Choose wisely, people.
I don’t know about you, but I’m pretty sure that when I die, whether it’s sooner or later, the digital footprint that I leave behind will probably be bigger than any paper trail my family members could dredge up. Sure, there are the photos my parents have collected over the years, and that one shoebox in my closet filled with notes from high school which are all folded into that weird, semi-elaborate square, and like four diaries, most of which say, effectively, that boys drool. My online presence, though, paints a clearer picture of the person I’ve become – it’s an accumulation of all the interactions I’ve had with people that I love and people that I hate, it’s a twisted journey through a bunch of questionable nights (the pictures from which I should probably delete from every earthly mode of digital storage), and most importantly, it’s a digest of things I’ve felt worth sharing with the world at large over the past few years. At least for me —as horrible a confession as this may seem— point blank: the internet is a huge part of who I am. Deep, I know.
And it seems I’m not the only one who thinks that, given some new laws that are being drawn up in a few mid-western states. Basically, the new policies are trying to give family members automatic access to their deceased relative’s social media accounts (i.e. Facebook, Twitter, Tumblr, etc.), claiming them as “digital assets”. That way, family members can browse their loved one’s page and view pictures without having to jump through any hoops. And believe me, right now, there are hoops.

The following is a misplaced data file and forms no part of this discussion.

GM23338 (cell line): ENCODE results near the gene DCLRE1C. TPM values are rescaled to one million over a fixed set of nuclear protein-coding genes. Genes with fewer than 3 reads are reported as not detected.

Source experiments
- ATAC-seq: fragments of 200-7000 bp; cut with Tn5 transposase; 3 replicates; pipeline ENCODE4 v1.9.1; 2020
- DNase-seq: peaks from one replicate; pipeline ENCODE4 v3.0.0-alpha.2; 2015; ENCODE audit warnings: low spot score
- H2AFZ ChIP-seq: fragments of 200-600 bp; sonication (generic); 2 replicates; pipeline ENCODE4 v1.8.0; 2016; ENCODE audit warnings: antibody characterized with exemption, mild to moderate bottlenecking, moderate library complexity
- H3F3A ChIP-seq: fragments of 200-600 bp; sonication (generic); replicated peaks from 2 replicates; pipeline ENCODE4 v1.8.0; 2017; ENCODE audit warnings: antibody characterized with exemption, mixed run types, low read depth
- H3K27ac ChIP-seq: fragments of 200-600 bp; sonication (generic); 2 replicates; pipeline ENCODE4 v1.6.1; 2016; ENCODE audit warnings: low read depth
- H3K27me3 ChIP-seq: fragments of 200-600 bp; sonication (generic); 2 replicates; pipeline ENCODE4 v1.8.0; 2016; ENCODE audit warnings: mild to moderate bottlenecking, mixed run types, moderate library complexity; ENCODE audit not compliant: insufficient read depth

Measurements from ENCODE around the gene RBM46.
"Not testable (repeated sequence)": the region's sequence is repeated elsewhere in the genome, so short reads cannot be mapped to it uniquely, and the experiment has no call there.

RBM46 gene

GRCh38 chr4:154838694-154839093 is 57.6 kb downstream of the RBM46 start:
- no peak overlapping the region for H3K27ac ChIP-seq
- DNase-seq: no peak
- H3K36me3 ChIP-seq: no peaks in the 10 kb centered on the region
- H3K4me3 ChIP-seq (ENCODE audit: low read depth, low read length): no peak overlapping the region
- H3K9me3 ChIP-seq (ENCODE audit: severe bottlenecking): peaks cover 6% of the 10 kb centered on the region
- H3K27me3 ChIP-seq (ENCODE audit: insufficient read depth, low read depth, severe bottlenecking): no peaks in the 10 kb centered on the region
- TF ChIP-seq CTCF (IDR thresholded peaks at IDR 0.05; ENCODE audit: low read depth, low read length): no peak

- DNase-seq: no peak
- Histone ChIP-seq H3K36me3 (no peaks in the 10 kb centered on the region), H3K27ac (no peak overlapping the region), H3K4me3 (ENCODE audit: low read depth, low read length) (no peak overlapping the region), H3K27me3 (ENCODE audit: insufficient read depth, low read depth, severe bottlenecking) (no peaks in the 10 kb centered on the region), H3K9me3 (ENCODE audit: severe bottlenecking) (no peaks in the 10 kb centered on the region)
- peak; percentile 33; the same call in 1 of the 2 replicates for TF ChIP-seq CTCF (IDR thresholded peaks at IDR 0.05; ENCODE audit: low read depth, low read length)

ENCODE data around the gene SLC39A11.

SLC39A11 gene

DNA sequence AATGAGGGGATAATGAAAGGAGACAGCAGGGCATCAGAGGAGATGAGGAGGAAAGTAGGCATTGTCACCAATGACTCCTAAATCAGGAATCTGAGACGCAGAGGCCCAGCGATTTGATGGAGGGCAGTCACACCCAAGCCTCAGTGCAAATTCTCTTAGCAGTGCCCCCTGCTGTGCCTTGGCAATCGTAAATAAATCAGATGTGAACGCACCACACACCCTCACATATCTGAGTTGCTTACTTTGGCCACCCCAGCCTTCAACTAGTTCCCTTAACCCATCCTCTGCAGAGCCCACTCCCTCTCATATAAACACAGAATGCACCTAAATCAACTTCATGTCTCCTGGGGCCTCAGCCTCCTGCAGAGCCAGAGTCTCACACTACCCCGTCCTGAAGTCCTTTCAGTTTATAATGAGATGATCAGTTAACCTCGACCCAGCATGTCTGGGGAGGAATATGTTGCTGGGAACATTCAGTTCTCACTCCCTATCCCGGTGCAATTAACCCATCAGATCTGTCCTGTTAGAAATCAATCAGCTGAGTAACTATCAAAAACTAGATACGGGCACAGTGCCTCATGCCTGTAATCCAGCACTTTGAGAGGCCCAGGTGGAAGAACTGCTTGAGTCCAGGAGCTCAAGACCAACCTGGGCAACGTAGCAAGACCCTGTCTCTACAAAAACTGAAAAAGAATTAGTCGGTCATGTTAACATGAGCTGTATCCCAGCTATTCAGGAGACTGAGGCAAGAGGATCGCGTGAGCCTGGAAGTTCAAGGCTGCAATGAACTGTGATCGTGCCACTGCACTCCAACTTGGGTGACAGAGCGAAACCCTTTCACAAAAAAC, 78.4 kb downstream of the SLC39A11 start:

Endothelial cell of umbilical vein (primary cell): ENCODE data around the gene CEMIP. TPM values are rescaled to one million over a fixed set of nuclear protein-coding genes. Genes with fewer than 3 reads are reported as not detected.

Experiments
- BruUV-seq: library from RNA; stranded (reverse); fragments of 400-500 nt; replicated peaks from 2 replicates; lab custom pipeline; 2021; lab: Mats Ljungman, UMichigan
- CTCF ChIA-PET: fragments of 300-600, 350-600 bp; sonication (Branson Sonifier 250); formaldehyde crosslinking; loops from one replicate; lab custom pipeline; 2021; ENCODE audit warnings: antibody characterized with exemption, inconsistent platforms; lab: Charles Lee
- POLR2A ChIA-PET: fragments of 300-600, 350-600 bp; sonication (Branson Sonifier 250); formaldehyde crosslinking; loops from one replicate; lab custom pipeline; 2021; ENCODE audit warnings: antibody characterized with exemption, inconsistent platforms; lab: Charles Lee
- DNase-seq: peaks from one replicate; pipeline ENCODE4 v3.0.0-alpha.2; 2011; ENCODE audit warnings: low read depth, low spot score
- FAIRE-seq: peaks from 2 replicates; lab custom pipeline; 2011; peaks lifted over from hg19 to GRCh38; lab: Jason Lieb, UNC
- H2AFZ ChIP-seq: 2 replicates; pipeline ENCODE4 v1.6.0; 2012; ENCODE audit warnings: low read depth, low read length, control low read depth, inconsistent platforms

Take for example, an Oklahoma mother who lost her 22-year-old son in a motorcycle accident. The grieving woman wanted to gain access to her son’s Facebook account in order to “learn more about the young man she had lost”. She contacted Facebook, asking them to maintain his account so she could visit it (she had his password). Facebook, those jerks, responded by blocking her access to her son’s page, and the woman had to sue the social media site in order to restore her ability to view it. The new laws are in effort to avoid messy, weird stuff like this.
It’s not clear whether or not family members will be given access purely by default or if you will actually be able to name the recipients of your “digital assets” in a will. Either way, it totally puts into perspective the fact that what you do on the internet could really, deeply affect your loved ones, even posthumously.
It also makes me ask myself: should a freak accident occur in the next 5 days, would it be wise of me to overhaul all my social media accounts now or just apologize to my poor mother in advance? (via Jezebel)
If you made an online will now, who would get your Facebook when you die? Would you be willing to let your parents or family have access to your online accounts?